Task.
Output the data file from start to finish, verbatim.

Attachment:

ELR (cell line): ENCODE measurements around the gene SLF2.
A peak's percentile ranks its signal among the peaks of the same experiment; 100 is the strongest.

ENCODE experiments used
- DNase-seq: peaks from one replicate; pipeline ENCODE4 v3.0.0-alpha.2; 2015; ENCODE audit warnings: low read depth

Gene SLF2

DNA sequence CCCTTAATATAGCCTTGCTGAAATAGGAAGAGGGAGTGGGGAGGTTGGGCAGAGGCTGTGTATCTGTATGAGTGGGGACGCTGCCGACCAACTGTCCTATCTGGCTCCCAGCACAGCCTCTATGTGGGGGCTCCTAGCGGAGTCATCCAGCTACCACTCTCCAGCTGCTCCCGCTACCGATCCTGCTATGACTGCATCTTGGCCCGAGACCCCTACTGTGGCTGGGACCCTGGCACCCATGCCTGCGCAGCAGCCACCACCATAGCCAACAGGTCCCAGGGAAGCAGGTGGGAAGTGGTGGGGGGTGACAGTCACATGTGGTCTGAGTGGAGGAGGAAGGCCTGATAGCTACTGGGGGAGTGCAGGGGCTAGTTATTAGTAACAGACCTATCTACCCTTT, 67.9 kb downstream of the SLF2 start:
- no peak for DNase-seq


ELR (cell line): ENCODE measurements around the gene SLF2.
A peak's percentile ranks its signal among the peaks of the same experiment; 100 is the strongest.

ENCODE experiments used
- DNase-seq: peaks from one replicate; pipeline ENCODE4 v3.0.0-alpha.2; 2015; ENCODE audit warnings: low read depth

Gene SLF2

DNA sequence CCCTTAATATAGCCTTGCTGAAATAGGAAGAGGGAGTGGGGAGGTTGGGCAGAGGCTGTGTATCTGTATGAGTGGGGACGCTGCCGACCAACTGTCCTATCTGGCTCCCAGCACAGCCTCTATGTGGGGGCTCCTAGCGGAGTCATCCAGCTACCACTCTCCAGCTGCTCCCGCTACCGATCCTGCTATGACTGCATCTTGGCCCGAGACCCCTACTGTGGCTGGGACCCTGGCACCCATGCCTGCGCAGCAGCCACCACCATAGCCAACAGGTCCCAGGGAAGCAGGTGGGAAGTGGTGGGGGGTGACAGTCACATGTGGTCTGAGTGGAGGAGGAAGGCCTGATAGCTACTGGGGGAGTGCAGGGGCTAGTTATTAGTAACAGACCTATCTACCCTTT, 67.9 kb downstream of the SLF2 start:
- no peak for DNase-seq